10. In The State Of Mississippi Too!

    The same is happening to Hunters in Mississippi! <See Below>


    Hunters: Stand strong against fee hikes in land leases
    By Jeff Dean
    Hattiesburg American







    As most of you know it is that time of the year when we renew our hunting leases.

    I wanted to write a column today about something that is greatly troubling me, and literally thousands of Mississippi hunters could be facing eventually.
    [​IMG] Anyone who knows me knows that I am a hunter. I am very passionate about hunting in my home state, and where I live in Newton County. But something has happened recently that worries me about the future of hunting for Mississippians.



    I have for a number of years now leased a medium-size tract of land originally from International Paper Co. (I.P.) I.P. sold all of their property holdings in Newton County and some other counties around Mississippi. The tract of land that I happened to lease was sold to a group of private individuals who in turn sold it to a group of about five or so other private individuals from out of town.

    Things were fine for the first couple of years; then one member of the group approached me with a new lease dollar amount per acre. It was an astounding increase for just a year. From $4.50, which is about what it is actually worth per acre, to an overwhelming $11 per acre - an outrageous increase.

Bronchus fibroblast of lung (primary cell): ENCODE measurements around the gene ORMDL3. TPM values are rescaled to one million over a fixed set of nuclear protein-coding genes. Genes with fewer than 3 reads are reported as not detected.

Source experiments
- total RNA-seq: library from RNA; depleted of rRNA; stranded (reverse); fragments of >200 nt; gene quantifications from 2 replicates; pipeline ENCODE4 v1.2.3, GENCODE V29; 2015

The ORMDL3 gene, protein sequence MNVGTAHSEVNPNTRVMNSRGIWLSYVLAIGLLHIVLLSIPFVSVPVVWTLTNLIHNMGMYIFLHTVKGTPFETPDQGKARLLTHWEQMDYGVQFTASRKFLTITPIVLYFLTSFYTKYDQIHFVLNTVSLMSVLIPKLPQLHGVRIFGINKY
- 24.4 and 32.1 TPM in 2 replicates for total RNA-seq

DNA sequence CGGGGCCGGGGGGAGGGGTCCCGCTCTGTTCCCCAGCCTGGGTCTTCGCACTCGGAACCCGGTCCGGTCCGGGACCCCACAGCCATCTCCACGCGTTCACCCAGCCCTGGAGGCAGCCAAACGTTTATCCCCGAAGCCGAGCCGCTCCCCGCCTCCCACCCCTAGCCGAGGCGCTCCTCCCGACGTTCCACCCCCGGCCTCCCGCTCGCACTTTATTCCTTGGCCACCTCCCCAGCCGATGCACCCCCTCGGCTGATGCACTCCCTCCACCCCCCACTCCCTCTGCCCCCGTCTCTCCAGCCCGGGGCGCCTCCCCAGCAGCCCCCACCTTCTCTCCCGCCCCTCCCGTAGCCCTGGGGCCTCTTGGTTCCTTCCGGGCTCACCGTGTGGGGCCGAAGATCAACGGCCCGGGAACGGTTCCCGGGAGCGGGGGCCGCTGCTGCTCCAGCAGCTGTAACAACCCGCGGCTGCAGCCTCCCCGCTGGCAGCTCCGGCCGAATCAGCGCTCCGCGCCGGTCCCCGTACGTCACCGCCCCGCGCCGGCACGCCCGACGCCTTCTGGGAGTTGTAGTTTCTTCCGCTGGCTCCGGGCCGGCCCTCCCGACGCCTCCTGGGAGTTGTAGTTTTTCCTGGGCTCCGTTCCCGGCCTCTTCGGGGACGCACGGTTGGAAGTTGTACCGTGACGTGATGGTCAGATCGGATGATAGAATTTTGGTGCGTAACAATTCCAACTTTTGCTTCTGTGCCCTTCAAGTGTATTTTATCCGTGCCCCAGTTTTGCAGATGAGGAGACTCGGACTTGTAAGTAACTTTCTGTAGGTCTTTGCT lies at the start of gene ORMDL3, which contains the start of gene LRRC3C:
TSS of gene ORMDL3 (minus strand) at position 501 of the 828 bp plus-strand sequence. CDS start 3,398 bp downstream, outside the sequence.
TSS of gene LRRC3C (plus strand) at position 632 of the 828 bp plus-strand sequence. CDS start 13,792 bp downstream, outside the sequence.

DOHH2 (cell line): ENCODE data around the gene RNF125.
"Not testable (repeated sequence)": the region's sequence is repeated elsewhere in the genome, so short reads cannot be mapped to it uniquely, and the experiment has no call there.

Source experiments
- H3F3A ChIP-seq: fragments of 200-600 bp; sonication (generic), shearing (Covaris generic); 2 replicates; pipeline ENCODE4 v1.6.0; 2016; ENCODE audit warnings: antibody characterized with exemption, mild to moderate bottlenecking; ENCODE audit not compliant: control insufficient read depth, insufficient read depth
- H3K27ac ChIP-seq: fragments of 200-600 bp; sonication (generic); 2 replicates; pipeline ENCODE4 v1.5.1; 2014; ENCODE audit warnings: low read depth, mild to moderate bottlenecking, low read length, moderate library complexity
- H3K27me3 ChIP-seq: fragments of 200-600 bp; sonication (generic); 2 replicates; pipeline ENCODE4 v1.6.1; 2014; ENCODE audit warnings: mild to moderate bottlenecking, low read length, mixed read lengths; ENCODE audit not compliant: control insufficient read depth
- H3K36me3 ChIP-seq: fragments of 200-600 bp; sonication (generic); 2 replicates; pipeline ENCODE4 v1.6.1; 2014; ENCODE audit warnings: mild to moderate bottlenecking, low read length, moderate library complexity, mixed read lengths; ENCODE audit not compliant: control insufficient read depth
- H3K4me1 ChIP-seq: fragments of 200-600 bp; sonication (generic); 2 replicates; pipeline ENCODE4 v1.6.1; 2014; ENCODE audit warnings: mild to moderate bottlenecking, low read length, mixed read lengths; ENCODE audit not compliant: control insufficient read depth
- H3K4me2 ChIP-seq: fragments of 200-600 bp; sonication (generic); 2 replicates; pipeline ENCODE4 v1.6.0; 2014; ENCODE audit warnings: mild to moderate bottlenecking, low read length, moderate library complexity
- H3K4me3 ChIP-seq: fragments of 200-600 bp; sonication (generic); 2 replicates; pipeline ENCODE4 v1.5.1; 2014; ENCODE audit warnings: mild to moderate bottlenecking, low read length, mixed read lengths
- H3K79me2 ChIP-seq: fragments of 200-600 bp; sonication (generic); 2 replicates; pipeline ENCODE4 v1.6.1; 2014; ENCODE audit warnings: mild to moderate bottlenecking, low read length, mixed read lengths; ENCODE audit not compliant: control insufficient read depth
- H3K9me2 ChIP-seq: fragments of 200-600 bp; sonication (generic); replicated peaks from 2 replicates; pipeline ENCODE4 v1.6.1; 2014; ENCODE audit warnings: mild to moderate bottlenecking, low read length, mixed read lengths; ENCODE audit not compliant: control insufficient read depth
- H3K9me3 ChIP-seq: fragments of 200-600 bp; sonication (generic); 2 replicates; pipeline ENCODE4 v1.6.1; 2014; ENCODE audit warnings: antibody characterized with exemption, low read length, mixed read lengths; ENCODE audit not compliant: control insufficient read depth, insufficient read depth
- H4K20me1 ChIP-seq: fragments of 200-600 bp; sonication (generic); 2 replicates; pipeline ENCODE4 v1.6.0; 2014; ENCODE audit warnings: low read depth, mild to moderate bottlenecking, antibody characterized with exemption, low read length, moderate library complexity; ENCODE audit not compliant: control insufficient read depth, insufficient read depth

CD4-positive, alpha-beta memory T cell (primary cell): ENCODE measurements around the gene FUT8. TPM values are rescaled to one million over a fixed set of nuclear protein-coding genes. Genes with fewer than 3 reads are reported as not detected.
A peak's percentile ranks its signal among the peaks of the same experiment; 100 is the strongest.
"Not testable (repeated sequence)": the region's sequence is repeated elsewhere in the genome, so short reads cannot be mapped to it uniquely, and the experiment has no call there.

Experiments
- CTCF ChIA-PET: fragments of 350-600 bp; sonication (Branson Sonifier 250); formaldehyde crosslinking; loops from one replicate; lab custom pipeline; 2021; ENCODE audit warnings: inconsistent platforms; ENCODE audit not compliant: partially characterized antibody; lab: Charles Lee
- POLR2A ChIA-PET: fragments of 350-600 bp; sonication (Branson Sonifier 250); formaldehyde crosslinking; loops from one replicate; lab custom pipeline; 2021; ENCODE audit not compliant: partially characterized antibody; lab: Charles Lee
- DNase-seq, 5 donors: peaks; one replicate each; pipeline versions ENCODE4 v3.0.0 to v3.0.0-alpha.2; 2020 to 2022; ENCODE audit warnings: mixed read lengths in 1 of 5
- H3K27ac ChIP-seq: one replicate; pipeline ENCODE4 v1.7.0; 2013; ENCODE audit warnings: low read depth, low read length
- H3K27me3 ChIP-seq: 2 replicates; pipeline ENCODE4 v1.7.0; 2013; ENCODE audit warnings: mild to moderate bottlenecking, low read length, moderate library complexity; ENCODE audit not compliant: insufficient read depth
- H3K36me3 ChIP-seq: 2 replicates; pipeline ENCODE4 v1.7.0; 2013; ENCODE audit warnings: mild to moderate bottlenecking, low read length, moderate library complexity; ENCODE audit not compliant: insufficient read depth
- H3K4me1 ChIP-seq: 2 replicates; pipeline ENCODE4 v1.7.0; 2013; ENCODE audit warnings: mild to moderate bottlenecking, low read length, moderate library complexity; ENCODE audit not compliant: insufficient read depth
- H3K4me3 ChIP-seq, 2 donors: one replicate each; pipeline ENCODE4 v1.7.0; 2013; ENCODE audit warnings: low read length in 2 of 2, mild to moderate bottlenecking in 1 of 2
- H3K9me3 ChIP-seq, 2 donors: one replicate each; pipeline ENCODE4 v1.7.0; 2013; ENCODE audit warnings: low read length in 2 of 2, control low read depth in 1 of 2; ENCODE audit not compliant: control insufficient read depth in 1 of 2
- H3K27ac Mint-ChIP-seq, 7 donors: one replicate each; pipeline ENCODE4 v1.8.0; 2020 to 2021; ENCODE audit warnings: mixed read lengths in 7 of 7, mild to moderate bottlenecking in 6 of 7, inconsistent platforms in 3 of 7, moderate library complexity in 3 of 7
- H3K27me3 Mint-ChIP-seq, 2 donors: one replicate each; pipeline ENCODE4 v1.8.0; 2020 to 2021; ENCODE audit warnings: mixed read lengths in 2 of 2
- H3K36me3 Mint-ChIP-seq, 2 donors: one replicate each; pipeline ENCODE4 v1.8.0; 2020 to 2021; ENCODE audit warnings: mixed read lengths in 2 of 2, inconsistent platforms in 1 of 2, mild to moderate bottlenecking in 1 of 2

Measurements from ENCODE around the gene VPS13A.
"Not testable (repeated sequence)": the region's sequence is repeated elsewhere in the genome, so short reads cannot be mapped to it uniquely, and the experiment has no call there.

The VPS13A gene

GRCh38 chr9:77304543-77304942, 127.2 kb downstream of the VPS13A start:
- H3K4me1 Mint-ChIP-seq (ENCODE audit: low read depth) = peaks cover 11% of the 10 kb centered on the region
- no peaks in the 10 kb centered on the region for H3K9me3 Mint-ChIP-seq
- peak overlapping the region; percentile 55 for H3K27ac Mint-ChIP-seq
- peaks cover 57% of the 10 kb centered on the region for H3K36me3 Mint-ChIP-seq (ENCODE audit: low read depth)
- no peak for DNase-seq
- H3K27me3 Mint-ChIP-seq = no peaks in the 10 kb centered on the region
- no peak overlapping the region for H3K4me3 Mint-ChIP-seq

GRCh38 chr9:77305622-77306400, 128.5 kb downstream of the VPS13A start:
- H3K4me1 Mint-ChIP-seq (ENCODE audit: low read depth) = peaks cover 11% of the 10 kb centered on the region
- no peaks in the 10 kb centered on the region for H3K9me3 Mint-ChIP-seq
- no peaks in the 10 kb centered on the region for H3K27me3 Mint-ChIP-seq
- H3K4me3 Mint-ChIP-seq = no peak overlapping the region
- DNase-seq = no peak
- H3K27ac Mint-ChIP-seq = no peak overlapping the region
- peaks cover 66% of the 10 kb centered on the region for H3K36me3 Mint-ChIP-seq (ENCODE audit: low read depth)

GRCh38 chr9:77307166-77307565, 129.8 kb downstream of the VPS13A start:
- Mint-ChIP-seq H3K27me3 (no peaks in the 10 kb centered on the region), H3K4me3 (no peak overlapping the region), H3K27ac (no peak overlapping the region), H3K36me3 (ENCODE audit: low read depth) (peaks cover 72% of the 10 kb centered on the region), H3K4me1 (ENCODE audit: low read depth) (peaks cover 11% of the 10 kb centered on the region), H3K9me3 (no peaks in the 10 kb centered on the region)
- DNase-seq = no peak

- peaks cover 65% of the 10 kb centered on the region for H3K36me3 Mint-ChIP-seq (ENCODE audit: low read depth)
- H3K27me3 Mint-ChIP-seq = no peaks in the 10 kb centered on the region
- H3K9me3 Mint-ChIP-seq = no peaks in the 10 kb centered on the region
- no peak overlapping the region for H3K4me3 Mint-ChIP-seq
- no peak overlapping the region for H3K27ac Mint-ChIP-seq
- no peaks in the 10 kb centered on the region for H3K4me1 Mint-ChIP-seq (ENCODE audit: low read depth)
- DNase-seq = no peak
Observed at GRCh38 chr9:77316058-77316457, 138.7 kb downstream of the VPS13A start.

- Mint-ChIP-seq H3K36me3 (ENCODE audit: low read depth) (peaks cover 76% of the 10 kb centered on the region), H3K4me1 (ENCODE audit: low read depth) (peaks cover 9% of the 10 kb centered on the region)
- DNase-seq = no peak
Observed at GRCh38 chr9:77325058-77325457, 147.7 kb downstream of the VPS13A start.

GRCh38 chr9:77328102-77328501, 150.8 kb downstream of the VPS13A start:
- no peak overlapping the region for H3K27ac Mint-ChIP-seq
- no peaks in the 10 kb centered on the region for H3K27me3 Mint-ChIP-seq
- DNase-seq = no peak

I tried to reason with the group, and offered them an increase, a fair amount increase which covered the taxes on the land and allowed for substantial profit. But it has been to no avail.

    The last time I was approached by the man, which was recently, he came to me yet again, this time asking for $10 to $11 per acre. I again refused to pay such an amount. He then threatened that if I didn't lease it for that amount that he would bring in clubs from Louisiana and Arkansas and other places out of state to lease it.

    My wife and I expressed our concerns to him about him doing that, because we live right here where the property is located. We have a 3-year-old son, and we would be worried about him playing outside with people we do not know the conduct of, and habits of shooting high-powered rifles so close to our home.

    But our concerns fell upon deaf ears. In fact, his response to that was; "I hope nothing happens to him, but if it does I can't do anything about it."

    I hope all hunting club members that read this column will take heed: If you lease land from people that live out of town, you too may very well be facing the same situation I am.

    I hope you will stand strong on what you feel inside about this and refuse the outrageous lease increase as I have.

    I don't know an answer to this problem, but I know that if we start giving into these threats and start paying these fees, we will have taken a step in the direction of pricing ourselves right out of hunting.

    Because if we jump from $4.50, $5 per acre to $10 and $11 per acre, what will we do next season when they ask $12, $15 and $20 per acre?